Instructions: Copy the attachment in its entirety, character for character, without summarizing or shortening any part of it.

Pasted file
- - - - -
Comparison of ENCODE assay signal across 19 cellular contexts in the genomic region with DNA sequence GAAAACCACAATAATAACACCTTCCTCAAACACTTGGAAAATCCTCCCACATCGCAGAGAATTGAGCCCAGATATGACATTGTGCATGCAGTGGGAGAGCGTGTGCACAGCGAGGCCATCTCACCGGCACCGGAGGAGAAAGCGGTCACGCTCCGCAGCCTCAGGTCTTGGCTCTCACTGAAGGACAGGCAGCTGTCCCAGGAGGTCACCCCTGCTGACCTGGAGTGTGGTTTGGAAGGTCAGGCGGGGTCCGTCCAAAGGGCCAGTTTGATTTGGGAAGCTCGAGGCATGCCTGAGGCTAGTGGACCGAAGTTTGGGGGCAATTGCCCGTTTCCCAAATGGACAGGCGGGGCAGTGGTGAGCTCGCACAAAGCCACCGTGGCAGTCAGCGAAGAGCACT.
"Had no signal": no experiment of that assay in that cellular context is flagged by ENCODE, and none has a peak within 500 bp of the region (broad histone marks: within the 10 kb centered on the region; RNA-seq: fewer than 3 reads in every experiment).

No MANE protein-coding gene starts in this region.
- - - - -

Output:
Comparison of ENCODE assay signal across 19 cellular contexts in the genomic region with DNA sequence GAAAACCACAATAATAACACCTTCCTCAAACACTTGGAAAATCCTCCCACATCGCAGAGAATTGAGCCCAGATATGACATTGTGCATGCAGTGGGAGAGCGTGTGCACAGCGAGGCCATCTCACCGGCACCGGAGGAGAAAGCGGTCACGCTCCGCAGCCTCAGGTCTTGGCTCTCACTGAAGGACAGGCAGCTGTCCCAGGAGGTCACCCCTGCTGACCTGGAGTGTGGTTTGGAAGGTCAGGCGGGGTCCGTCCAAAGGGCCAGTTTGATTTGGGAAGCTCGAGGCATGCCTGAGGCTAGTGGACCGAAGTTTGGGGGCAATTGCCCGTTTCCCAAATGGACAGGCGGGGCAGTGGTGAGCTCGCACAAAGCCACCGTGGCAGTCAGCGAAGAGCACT.
"Had no signal": no experiment of that assay in that cellular context is flagged by ENCODE, and none has a peak within 500 bp of the region (broad histone marks: within the 10 kb centered on the region; RNA-seq: fewer than 3 reads in every experiment).

No MANE protein-coding gene starts in this region.